Martin Wanjala was eager to represent the 1,000 members of his Eastern Africa churches at a global conference of Reformed churches in Grand Rapids. He never got the chance.
Wanjala was denied a visa by the U.S. embassy in Kampala, Uganda, to attend the founding meeting of the World Communion of Reformed Churches (WCRC). Despite having the required documentation, including his bank account, marriage, and ordination certificates, Wanjala was told he lacked "sufficient ties" that ensured he would return to Uganda.
"I left the interview room a very disappointed, humiliated, and disgraced person," said Wanjala, general secretary of the Christian Reformed Church of East Africa.
Wanjala was one of 74 participants denied visas to the mid-June gathering of the WCRC, a new affiliation of 230 Reformed denominations from 108 countries. Seventeen percent of the group's 436 visa applicants were denied.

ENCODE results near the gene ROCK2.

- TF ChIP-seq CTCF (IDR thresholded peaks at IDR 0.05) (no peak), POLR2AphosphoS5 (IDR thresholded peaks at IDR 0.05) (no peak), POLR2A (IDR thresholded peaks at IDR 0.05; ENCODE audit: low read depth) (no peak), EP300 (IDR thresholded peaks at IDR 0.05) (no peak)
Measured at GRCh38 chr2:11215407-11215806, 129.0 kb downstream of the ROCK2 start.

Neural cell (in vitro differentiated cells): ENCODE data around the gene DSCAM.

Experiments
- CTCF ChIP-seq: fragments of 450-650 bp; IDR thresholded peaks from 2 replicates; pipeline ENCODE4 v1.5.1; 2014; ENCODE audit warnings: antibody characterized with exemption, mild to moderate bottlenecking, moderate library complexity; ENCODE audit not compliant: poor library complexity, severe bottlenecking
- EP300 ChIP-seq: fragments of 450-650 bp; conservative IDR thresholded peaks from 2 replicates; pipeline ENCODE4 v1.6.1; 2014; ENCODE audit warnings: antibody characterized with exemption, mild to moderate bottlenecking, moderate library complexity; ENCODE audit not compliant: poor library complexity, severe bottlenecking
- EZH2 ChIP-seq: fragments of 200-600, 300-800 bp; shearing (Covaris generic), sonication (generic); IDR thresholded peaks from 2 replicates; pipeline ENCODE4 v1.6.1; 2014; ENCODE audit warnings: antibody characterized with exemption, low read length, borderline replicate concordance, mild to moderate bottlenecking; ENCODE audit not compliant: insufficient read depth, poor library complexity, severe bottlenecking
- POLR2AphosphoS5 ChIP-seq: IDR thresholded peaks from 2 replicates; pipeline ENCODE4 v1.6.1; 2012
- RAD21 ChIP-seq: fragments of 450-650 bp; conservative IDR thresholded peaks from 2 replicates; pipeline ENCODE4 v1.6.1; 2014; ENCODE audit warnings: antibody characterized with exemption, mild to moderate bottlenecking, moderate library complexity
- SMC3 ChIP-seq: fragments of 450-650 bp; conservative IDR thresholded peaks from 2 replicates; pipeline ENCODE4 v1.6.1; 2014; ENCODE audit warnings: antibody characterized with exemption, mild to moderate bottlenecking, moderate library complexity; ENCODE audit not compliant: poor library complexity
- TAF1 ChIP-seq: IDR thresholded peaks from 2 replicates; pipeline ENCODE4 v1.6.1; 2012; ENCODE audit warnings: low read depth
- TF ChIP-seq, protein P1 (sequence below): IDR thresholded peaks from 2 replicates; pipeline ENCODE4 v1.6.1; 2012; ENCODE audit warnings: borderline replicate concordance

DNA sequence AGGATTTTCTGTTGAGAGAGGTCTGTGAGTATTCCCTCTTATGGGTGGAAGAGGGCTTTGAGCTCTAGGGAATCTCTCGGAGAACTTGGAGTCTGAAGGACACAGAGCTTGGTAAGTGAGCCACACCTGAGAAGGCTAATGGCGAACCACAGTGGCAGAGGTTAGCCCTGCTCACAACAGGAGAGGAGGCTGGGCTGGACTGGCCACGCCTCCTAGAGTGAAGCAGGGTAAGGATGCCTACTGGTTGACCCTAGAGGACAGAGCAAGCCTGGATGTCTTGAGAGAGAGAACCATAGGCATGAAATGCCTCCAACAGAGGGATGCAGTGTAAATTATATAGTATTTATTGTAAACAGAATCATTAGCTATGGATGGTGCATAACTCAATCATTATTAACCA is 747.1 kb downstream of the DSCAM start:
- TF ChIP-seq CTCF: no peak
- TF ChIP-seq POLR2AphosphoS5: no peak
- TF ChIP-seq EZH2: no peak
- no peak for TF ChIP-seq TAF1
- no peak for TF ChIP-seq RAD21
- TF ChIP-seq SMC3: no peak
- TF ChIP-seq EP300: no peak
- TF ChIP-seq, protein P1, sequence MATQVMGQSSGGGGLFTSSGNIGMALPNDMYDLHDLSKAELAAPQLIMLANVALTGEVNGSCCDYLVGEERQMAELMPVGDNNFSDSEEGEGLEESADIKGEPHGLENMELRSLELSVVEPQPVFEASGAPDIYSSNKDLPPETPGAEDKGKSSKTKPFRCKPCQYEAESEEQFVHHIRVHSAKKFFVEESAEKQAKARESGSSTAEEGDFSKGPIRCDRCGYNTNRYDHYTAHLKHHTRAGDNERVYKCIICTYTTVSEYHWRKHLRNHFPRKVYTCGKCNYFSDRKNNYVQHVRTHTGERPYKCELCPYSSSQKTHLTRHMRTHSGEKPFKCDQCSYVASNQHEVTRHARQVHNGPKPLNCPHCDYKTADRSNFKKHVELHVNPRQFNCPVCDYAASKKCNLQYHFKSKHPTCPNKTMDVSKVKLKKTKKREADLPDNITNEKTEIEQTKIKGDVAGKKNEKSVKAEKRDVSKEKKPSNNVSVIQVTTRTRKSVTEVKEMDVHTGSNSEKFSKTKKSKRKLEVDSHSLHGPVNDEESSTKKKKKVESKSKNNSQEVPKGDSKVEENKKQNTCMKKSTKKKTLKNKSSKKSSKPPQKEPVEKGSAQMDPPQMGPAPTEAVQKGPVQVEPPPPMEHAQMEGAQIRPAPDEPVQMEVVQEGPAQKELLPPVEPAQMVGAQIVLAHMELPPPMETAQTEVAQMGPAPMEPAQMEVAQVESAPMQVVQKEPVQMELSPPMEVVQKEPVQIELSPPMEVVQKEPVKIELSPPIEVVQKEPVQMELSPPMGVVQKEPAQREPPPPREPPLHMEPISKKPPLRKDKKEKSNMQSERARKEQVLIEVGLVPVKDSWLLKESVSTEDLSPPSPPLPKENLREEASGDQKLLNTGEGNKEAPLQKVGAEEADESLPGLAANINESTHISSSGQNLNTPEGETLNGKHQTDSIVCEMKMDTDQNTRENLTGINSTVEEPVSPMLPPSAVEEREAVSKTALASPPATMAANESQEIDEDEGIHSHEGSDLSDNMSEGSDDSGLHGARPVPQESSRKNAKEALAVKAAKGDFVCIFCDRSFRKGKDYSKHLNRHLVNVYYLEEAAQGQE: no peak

The denials angered WCRC leaders who say they represent a larger problem for international Christian initiatives. The Baptist World Alliance said 1,000 of the 5,000 registrants to its World Congress in Hawaii this July were denied visas.
"There's a growing concern around the world that it's more and more difficult to hold Christian gatherings in Europe and North America," said Clifton Kirkpatrick, co-moderator of the WCRC conference. He likened the denials to excluding about 15 percent of U.S. states from representation, adding, "That's a very difficult basis on which to have meetings with integrity."
U.S. officials' main concern is that visa applicants want to stay in the country illegally, said John Echard, a State Department spokesman. "They have to convince the [interviewer] they have sufficient ties and would return to the country of residence," ...1